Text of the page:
The Regional District of Bulkley-Nechako (RDBN) is urging the province to be more mindful of fair opportunity in its awarding of universal child care prototype sites.
A total of 53 sites across British Columbia were chosen for the $60 million program, which subsidizes child care centres enabling them to offer childcare services for $10 a day per family.
There was no rule as to a limit of sites per community, and some larger urban areas like Victoria or Burnaby had several sites chosen.
“It was a…firm belief that they wanted this to be available across the province due to the limited funding and to make sure there was equity across the province,” a Ministry of Children and Family Development spokesperson told Lakes District News.
The Beanstalk Childcare Centre in Houston and Little Angels Daycare in Burns Lake were selected as sites in November.
There are four licensed daycares operating in Burns Lake.
Ashurst Children’s Centre, operated by the Lakes District Family Enhancement Society (LDFES) applied to become a prototype site but was turned down, centre supervisor Debbie Marsh told Lakes District News.
“We were denied because we were taken over by the LDFES just under two years ago,” Marsh said. “We had to be in operation for over two years…Previous to that we were in operation for 25 years. The CNC [College of New Caledonia] ran us. Then they gave up all their family programs including us.”
Marsh explained that it was difficult to be informed that Ashurst wasn’t chosen.
“I mean, who wouldn’t go for $10 a day daycare? I was afraid of losing staff too because our staff was approached by another daycare. I was worried parents would take their kids out. I’m worried about recruiting new ones.”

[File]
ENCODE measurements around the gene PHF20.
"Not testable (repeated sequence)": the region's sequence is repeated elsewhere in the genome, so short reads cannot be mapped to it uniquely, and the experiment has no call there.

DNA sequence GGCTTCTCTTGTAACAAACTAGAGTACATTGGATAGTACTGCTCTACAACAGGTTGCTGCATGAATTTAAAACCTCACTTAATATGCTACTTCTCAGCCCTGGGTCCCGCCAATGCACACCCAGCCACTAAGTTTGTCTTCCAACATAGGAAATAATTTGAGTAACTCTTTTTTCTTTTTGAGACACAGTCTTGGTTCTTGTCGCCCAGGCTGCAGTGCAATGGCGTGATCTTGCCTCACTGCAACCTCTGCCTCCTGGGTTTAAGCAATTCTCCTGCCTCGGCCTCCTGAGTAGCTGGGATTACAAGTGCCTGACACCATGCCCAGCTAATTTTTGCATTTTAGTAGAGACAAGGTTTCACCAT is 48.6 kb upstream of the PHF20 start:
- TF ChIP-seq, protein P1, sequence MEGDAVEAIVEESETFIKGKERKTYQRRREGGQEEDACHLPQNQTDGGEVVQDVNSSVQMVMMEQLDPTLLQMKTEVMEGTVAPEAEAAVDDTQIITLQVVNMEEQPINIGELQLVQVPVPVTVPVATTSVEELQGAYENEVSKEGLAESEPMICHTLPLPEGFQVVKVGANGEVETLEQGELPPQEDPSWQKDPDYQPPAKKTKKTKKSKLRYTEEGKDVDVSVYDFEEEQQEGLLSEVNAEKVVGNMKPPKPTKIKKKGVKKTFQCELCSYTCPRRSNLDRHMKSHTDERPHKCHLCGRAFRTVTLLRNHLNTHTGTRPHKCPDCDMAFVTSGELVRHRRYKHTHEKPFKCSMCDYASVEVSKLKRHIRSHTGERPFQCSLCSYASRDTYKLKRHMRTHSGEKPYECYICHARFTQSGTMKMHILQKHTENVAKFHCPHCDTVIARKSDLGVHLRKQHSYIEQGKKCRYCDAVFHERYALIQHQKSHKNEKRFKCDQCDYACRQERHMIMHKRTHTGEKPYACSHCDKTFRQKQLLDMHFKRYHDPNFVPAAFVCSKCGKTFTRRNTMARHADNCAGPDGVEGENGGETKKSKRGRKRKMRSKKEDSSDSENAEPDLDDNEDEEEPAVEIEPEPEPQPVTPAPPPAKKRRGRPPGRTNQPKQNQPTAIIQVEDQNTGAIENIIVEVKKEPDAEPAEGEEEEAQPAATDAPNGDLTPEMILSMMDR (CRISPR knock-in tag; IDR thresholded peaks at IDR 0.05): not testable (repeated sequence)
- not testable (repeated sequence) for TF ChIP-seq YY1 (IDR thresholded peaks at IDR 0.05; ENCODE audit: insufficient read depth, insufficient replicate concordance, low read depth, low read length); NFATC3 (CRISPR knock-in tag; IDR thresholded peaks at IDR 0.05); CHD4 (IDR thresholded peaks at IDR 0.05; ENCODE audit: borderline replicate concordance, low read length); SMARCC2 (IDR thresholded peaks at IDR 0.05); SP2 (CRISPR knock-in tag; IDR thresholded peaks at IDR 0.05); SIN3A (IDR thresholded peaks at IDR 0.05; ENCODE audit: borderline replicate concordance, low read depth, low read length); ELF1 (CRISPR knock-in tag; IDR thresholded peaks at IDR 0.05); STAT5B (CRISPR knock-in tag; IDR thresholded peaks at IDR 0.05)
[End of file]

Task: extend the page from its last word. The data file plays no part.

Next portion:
Ashurst offers a total of 24 spots in its childcare program, including infants and toddlers and preschool. It currently has one open spot for infants-toddlers and eight for preschool.
“Little Angels can accommodate 18 children and has eight open spots at the moment,” said manager Nikki Shumka.
“We are very grateful that Burns Lake was awarded this prototype, the winner in this opportunity is the community at large,” said Shumka.
In its board of directors meeting on Dec. 13 the RDBN considered a letter expressing concern over issues of competition raised by the prototype sites program.
“The awarding of one prototype site in a rural community does pose considerable challenges for other child care facilities, which are required to maintain their original fees in order to operate sustainably,” Regional Economic Development Coordinator Nellie Davis wrote in a letter to the board.
“In rural communities with two or three daycares, having one facility be subsidized to offer low-cost child care places undue pressure on both parents and non-funded facility operation. Parents whose children are attending the only non-funded center must choose between providing continuity of care and the financial benefits of moving centers,” she wrote.
Davis went on to recommend that the RDBN board write a letter to the province to encourage it to consider the effects of awarding the childcare programs in rural communities, while taking into account equal opportunity. The board voted to submit that letter to the province.